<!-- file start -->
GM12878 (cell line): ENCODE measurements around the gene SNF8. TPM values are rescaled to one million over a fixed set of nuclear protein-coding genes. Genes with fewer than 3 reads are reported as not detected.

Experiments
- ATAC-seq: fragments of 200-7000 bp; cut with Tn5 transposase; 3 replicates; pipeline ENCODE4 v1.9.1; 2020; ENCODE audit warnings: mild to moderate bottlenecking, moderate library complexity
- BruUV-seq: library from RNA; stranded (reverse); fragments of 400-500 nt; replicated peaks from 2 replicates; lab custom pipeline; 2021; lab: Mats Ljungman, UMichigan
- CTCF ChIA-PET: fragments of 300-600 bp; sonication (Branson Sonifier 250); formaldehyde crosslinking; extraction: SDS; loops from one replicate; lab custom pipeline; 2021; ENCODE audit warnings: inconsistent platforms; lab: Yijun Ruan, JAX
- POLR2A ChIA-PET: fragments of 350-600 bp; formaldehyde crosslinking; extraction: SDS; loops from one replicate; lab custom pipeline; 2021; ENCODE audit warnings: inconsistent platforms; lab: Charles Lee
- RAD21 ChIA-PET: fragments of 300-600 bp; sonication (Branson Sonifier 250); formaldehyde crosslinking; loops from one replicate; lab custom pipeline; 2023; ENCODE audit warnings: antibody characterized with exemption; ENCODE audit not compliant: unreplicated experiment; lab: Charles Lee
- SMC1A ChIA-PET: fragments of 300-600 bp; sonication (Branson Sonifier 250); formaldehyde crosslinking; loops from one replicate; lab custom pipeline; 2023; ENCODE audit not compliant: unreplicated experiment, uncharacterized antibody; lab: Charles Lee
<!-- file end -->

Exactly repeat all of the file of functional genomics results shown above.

GM12878 (cell line): ENCODE measurements around the gene SNF8. TPM values are rescaled to one million over a fixed set of nuclear protein-coding genes. Genes with fewer than 3 reads are reported as not detected.

Experiments
- ATAC-seq: fragments of 200-7000 bp; cut with Tn5 transposase; 3 replicates; pipeline ENCODE4 v1.9.1; 2020; ENCODE audit warnings: mild to moderate bottlenecking, moderate library complexity
- BruUV-seq: library from RNA; stranded (reverse); fragments of 400-500 nt; replicated peaks from 2 replicates; lab custom pipeline; 2021; lab: Mats Ljungman, UMichigan
- CTCF ChIA-PET: fragments of 300-600 bp; sonication (Branson Sonifier 250); formaldehyde crosslinking; extraction: SDS; loops from one replicate; lab custom pipeline; 2021; ENCODE audit warnings: inconsistent platforms; lab: Yijun Ruan, JAX
- POLR2A ChIA-PET: fragments of 350-600 bp; formaldehyde crosslinking; extraction: SDS; loops from one replicate; lab custom pipeline; 2021; ENCODE audit warnings: inconsistent platforms; lab: Charles Lee
- RAD21 ChIA-PET: fragments of 300-600 bp; sonication (Branson Sonifier 250); formaldehyde crosslinking; loops from one replicate; lab custom pipeline; 2023; ENCODE audit warnings: antibody characterized with exemption; ENCODE audit not compliant: unreplicated experiment; lab: Charles Lee
- SMC1A ChIA-PET: fragments of 300-600 bp; sonication (Branson Sonifier 250); formaldehyde crosslinking; loops from one replicate; lab custom pipeline; 2023; ENCODE audit not compliant: unreplicated experiment, uncharacterized antibody; lab: Charles Lee